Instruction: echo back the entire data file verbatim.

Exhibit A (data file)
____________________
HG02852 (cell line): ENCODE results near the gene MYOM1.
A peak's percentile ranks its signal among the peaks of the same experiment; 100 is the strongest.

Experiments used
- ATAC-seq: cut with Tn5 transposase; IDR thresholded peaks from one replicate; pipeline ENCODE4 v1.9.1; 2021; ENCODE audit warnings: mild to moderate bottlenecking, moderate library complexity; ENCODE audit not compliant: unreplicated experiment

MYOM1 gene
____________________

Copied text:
HG02852 (cell line): ENCODE results near the gene MYOM1.
A peak's percentile ranks its signal among the peaks of the same experiment; 100 is the strongest.

Experiments used
- ATAC-seq: cut with Tn5 transposase; IDR thresholded peaks from one replicate; pipeline ENCODE4 v1.9.1; 2021; ENCODE audit warnings: mild to moderate bottlenecking, moderate library complexity; ENCODE audit not compliant: unreplicated experiment

MYOM1 gene